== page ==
The festival and EMIT keep Manson at a quick tempo. Along with his duties at St. Petersburg College, where he teaches courses in music appreciation, digital technology and jazz band, he’s working on a new recording, and composing music for a concert at the Salvador Dalí Museum in March.
At home, he listens to his collection of jazz standards, big bands and contemporary sounds, and admits a special fondness for the Brazilian singer Elis Regina.
Among all this music, I had to ask – Is there a favorite recording?
“Kind of Blue,’’ he says without hesitating. “It’s a timeless recording that’s regarded by musicians in all genres as a masterpiece for its nuanced interplay. Every time that I listen to it, it sounds fresh to me. It’s my ‘island choice.’ ’’
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St. Petersburg Jazz Festival schedule
Free Vocal Jazz Workshop
with Alexis Cole
Wednesday, February 22, noon to 1:30 pm, HS 109, St. Petersburg College, 6605 5th Ave. North in St. Petersburg. Free.
Cole has been compared to classic jazz singers such as Sarah Vaughan and Anita O’Day. Her luxurious voice and innovative interpretations won her a Swing Journal Gold Disk award and top honors of the NY Jazzmobile and Montreux Jazz Festival. She will talk about singing in this interactive workshop.
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Alexis Cole and the Helios Jazz Orchestra
Thursday, February 23, 7:30 pm, Palladium Theater, 253 5th Ave. N., St. Petersburg; $25.
Cole sings with the 18-member Helios ensemble, led by Manson. Some of the tunes on tap include New York State of Mind, Sway, For All We Know, Here’s That Rainy Day, Pure Imagination, Almost Like Being in Love, and Blackbird.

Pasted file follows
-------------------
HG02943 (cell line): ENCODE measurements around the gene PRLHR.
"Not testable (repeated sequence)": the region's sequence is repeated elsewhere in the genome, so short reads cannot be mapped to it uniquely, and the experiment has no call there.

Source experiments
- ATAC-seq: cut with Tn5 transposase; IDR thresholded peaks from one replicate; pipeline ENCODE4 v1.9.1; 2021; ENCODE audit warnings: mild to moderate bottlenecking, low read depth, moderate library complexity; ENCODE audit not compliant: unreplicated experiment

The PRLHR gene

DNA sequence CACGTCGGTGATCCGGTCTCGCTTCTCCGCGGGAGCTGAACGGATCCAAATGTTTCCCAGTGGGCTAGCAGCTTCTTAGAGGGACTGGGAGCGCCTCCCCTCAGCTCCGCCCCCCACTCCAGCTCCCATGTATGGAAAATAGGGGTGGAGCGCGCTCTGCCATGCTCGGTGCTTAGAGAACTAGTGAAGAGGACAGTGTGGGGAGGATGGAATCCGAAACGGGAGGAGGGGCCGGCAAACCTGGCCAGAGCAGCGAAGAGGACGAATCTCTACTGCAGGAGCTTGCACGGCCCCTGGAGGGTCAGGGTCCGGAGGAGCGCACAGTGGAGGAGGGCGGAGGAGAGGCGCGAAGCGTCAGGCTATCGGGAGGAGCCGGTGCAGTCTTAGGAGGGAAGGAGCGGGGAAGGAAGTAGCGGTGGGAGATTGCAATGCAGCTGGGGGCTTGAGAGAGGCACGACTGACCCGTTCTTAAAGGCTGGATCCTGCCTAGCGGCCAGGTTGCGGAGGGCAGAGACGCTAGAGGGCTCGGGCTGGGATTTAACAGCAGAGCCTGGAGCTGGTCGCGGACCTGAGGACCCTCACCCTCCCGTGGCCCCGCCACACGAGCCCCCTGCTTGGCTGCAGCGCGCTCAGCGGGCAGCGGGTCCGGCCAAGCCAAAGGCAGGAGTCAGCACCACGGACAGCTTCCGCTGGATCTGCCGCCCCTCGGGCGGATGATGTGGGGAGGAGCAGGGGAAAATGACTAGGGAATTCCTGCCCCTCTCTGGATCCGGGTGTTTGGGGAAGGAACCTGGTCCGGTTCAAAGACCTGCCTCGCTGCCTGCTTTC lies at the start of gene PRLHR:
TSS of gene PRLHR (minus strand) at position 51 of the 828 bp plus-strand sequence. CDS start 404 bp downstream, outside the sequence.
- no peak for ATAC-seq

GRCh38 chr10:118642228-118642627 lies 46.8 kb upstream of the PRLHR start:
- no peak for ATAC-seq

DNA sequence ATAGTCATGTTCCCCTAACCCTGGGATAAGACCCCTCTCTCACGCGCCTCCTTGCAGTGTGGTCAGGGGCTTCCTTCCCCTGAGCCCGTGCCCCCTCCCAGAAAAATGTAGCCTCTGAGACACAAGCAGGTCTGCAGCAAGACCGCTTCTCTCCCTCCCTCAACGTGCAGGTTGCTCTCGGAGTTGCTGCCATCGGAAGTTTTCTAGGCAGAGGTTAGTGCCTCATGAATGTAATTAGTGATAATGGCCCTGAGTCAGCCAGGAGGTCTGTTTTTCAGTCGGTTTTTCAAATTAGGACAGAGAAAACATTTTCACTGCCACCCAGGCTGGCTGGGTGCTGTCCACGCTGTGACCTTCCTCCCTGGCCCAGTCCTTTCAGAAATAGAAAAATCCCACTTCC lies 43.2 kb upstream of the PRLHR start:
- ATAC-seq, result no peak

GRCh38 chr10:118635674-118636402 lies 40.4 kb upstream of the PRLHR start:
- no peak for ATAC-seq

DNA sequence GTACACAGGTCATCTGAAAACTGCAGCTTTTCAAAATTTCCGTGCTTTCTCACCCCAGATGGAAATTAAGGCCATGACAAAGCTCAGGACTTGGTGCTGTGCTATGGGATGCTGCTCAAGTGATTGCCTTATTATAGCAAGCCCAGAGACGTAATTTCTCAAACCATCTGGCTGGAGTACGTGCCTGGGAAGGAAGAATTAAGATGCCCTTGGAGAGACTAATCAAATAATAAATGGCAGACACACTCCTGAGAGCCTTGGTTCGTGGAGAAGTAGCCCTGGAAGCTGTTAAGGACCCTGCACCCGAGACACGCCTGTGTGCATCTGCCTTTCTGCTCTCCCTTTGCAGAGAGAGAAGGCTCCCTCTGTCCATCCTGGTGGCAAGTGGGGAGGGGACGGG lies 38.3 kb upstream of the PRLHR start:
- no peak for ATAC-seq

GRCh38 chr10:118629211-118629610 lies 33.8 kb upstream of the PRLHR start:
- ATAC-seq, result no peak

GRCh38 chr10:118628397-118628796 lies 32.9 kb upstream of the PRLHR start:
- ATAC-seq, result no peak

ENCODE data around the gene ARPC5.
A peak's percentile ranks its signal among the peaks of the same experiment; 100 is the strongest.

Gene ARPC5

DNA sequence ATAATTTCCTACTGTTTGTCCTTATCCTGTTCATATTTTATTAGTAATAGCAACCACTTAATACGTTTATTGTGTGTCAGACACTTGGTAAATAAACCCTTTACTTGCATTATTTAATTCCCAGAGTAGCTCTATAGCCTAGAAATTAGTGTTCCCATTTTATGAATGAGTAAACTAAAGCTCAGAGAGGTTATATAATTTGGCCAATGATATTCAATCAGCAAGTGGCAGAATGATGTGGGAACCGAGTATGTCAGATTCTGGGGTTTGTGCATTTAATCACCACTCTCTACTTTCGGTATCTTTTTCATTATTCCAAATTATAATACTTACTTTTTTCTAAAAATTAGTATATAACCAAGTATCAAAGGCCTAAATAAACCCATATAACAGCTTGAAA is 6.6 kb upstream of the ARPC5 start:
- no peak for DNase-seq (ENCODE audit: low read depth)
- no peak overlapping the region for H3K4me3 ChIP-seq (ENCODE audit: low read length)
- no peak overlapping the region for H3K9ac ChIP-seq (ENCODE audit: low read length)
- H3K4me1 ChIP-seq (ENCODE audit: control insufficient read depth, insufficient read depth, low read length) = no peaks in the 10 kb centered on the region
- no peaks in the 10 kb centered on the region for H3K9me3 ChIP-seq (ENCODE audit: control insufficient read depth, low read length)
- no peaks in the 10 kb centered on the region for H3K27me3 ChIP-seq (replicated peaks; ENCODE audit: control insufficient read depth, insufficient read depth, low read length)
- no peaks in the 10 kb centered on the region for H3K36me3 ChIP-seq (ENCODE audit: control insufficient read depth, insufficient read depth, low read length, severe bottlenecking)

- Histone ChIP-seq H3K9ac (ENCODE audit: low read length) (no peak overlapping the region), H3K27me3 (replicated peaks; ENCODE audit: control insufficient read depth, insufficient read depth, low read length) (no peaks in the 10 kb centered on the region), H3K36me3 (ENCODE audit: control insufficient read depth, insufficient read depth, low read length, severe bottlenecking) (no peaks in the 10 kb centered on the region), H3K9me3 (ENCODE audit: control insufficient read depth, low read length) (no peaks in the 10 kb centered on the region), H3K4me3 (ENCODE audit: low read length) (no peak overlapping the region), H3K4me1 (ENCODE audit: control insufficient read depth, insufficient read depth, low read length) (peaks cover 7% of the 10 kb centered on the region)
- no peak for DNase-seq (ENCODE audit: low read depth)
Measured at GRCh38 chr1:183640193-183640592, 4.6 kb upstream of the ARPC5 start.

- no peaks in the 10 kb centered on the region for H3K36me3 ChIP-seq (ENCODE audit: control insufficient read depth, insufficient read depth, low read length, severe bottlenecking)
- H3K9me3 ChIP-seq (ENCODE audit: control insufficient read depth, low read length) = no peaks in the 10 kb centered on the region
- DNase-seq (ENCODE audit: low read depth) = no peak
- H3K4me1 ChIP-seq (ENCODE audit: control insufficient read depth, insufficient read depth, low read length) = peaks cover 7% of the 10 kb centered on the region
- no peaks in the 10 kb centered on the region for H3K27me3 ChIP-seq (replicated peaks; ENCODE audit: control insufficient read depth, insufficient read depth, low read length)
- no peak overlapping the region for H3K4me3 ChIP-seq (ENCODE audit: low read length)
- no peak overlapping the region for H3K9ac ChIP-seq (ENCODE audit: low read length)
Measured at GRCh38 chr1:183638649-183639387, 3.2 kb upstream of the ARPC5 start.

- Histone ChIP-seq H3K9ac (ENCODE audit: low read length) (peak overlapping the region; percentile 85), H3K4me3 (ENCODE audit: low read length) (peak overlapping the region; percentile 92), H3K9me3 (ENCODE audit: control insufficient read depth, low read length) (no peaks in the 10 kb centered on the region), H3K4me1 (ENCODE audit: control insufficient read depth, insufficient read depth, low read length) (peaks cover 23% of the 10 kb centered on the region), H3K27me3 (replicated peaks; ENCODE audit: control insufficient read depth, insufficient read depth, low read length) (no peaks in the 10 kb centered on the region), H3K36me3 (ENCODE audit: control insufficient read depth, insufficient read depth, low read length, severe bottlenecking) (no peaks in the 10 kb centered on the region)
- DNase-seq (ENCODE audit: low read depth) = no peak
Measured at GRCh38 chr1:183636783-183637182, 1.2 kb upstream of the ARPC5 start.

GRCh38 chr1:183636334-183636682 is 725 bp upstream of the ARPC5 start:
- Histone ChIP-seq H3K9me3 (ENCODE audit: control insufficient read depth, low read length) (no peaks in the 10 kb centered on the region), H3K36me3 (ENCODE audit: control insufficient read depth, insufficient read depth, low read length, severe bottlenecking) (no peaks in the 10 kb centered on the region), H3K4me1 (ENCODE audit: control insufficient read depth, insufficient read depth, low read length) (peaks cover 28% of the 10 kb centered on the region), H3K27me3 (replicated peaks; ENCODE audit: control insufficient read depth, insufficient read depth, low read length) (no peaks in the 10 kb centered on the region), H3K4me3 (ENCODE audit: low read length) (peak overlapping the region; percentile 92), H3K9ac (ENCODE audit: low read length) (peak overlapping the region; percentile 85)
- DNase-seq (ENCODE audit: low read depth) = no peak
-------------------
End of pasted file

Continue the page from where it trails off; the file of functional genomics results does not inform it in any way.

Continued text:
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Zach Bartholomew Trio
a Chick Corea Tribute
Friday, February 24, 7:30 pm, St. Petersburg Museum of Fine Arts, 255 Beach Dr. N., St. Petersburg; $25.
Bartholomew joins percussionist Paul Gavin and bassist Mauricio Rodriguez in a varied program of popular and lesser-known works by Corea.
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Jason Charos Sextet
Celebrating Wayne Shorter
Saturday, February 25, 7:30 pm, American Stage, 163 3rd St. N., St. Petersburg; $25.
A Miami-based jazz trumpeter, Charos and his group pay tribute to the compositions and saxophone playing of Shorter, who participated in some of the major changes in jazz music over four decades and received nine Grammy Awards for his recordings.
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EMIT is a recipient of the Pinellas Recovers Grant,
provided by Creative Pinellas through a grant from the
National Endowment of the Arts American Rescue Plan.